ENU mutagenesis and the quest for a malaria host-directed therapy
thesisposted on 29.03.2022, 03:03 by Elinor Hortle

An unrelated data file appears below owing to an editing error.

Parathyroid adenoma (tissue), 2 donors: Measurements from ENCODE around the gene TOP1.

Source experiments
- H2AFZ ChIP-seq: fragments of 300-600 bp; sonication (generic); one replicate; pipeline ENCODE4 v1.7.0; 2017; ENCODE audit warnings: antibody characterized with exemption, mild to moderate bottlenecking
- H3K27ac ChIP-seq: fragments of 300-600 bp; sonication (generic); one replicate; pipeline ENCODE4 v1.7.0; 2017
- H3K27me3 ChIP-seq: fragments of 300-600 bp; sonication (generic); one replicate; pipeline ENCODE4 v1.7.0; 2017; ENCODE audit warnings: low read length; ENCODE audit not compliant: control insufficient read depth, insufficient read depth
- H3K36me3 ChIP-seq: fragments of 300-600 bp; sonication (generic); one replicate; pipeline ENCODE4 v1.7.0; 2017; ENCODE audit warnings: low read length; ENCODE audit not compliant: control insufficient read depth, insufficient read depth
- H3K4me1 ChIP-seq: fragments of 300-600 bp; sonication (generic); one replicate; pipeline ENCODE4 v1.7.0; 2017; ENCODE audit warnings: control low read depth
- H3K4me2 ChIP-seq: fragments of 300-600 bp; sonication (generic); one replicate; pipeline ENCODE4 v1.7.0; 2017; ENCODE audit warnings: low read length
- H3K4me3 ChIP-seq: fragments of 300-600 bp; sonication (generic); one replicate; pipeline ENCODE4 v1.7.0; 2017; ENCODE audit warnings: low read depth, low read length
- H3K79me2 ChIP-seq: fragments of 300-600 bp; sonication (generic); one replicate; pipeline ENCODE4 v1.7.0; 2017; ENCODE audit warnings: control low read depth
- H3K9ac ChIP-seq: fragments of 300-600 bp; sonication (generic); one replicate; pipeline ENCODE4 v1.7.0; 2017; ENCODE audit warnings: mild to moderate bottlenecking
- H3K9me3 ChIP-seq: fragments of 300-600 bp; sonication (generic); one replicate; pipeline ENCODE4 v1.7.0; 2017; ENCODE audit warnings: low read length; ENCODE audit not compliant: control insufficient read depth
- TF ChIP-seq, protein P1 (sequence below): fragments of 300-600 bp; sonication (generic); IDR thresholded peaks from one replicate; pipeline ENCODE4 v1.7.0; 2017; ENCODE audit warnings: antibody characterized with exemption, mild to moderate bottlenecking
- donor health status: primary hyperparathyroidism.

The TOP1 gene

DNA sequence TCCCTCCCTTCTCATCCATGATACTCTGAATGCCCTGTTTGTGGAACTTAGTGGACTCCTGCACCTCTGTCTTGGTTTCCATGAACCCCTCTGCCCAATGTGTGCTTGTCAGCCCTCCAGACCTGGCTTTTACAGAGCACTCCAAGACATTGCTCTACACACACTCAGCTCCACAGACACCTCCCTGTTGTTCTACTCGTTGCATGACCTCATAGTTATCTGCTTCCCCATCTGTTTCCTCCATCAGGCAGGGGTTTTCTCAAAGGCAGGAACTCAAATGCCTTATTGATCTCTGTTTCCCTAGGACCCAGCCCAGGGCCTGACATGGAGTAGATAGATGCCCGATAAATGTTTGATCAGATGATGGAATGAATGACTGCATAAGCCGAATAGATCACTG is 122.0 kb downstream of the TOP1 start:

Malaria is a disease of global concern, which causes over 800,000 deaths every year. Due to the rapid emergence of parasite drug resistance, ongoing control of malaria requires the urgent development of new anti-malarials that will have a prolonged life span. Genetic polymorphisms that provide natural resistance to malaria have existed in human populations for thousands of years without losing their efficacy. This suggests a possible new treatment strategy; drugs can be used to mimic the protective effects of such polymorphisms, in what is known as host-directed therapy (HDT). It is hoped that HDT will be able to effectively treat malaria without driving drug resistance. An ENU mutagenesis screen was established in mice to identify novel genes mediating host resistance to malaria, and to thereby uncover potential drug targets for an anti-malarial HDT. Two mutant mouse lines were investigated: MR149372, in which an over-activation of the enzyme AMPD3 causes striking resemblance to P. Chabaudi parasitaemia through high RBC turnover; and RBC10, in which an over-activation of the transporter KCC1 causes resistance to the development of cerebral malaria and modulation of the inflammatory response during P. berghei infection. Through the work in this thesis, novel insight has been gained into the role of AMPD3 in determining red blood cell half-‐life, the effect of altered purine balance on intra-erythrocytic parasite growth, and the host factors affecting the immune response to malaria infection. Moreover, potential novel drug targets have been identified both for lengthening the life span of blood stored for transfusion, and for treating cerebral malaria.